The "positivity bias" is a term used to describe the consistent favorable evaluation of public figures found in surveys over the past 40 years. This paper explored several possible artifactual explanations for this bias,focusing on the survey instrument itself. Two experiments varied the labeling and ordering of scale endpoints, the affective value of the initial context evaluated, and the presence or absence of a prestigious job title associated with the nameof the public figure. None of the variations produced significantly different levels of positivity than the standard control condition used in each experiment.Richard R. Lau is a graduate student in social psychology at the University of California, Los Angeles. David O. Sears is Professor of Psychology and Political Science at UCLA. Richard Centers is Professor of Psychology at UCLA. This research was supported in part by Grant #SOC73-09153 A03 from the National Science Foundation to David O. Sears. The authors wish to expess their thanks to Mark Williams, who did most of the coding and checking involved in the survey.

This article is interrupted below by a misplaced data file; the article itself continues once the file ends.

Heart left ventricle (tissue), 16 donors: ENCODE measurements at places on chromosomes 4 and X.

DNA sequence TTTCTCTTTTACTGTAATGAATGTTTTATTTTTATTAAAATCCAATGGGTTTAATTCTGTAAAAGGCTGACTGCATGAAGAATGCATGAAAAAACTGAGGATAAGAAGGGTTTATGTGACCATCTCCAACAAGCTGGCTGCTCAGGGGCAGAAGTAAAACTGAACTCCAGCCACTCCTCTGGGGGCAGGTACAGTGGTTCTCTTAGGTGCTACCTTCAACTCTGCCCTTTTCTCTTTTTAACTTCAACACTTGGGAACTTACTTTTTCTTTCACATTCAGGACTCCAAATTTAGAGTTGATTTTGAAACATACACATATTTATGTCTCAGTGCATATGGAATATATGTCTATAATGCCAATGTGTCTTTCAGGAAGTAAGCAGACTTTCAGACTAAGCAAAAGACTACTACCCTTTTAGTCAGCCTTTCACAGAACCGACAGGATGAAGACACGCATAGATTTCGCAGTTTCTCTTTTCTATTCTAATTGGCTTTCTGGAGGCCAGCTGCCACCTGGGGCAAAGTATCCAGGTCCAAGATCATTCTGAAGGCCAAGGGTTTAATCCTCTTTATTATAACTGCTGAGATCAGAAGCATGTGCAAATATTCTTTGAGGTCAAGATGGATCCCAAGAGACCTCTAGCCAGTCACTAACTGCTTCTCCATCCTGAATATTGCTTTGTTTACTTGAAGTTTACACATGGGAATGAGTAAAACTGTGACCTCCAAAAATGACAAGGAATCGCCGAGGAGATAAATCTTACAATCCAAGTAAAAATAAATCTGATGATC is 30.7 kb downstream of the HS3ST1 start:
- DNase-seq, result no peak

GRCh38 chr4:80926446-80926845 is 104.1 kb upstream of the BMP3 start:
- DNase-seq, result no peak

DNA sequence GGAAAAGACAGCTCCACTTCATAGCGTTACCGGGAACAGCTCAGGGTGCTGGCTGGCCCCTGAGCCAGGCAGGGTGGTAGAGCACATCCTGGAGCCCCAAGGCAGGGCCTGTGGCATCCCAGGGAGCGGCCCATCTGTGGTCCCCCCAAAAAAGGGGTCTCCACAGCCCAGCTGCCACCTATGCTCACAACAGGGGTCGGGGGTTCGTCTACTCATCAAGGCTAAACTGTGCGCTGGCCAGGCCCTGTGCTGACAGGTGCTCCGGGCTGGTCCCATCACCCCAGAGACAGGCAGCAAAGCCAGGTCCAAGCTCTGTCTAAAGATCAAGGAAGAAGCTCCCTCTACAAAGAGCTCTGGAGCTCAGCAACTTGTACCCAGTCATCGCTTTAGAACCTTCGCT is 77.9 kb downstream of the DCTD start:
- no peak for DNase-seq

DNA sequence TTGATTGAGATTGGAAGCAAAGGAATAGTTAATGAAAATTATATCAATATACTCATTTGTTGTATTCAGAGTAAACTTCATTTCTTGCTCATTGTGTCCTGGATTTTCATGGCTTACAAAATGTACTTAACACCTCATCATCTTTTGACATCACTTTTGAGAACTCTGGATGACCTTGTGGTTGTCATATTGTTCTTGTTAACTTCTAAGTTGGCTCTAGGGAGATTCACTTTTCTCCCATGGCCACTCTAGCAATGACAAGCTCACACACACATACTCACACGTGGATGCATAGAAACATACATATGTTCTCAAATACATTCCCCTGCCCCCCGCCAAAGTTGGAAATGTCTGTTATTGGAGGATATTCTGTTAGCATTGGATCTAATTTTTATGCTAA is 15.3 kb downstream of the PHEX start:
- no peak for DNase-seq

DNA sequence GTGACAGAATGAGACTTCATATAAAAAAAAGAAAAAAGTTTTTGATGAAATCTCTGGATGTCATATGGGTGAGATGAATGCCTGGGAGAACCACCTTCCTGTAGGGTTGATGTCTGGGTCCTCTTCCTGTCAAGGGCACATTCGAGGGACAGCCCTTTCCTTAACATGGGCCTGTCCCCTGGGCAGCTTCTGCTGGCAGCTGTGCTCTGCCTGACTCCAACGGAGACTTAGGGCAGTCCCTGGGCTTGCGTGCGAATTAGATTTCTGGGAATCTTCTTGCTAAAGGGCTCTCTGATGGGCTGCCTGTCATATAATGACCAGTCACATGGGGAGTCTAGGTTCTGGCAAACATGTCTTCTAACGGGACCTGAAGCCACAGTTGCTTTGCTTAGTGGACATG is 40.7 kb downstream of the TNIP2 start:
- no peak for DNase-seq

All Science Journal Classification (ASJC) codes
- Sociology and Political Science
- Social Sciences(all)
- History and Philosophy of Science